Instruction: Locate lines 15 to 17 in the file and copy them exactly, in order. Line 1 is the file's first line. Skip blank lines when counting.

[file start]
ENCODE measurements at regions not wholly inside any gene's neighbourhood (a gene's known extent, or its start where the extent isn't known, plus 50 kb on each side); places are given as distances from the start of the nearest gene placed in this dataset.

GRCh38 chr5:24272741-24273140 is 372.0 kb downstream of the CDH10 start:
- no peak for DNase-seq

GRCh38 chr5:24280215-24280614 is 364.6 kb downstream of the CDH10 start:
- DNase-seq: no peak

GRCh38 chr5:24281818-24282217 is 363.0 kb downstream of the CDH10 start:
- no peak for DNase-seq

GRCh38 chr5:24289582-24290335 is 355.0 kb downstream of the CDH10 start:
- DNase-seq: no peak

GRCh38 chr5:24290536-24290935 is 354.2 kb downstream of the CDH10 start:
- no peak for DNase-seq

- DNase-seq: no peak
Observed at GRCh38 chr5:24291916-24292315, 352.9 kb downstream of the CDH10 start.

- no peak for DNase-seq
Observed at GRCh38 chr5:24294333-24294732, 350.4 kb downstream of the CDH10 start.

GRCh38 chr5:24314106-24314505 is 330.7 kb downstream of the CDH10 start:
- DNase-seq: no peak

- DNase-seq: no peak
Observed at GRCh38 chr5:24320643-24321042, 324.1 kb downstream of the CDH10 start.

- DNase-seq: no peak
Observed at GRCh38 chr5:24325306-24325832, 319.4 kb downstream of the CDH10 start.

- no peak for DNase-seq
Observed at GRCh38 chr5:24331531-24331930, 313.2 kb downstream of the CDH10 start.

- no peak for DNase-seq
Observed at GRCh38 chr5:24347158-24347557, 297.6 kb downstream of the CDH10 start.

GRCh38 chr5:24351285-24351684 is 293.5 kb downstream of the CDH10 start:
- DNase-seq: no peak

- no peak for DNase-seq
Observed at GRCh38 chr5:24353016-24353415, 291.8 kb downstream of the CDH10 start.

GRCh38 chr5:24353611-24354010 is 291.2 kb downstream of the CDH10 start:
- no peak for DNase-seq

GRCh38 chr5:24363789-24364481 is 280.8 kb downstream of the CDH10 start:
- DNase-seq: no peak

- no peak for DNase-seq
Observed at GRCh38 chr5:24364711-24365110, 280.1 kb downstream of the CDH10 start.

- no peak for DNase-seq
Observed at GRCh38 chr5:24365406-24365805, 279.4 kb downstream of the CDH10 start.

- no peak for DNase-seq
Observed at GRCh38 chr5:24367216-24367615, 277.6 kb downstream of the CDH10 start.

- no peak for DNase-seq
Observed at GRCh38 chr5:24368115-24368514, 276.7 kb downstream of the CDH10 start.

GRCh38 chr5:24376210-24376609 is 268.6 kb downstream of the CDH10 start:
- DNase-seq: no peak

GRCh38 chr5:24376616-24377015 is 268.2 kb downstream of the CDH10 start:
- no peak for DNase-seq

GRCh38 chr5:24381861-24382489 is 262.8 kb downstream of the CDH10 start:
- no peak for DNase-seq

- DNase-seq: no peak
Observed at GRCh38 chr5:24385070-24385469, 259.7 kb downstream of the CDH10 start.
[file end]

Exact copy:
Observed at GRCh38 chr5:24294333-24294732, 350.4 kb downstream of the CDH10 start.

GRCh38 chr5:24314106-24314505 is 330.7 kb downstream of the CDH10 start:
- DNase-seq: no peak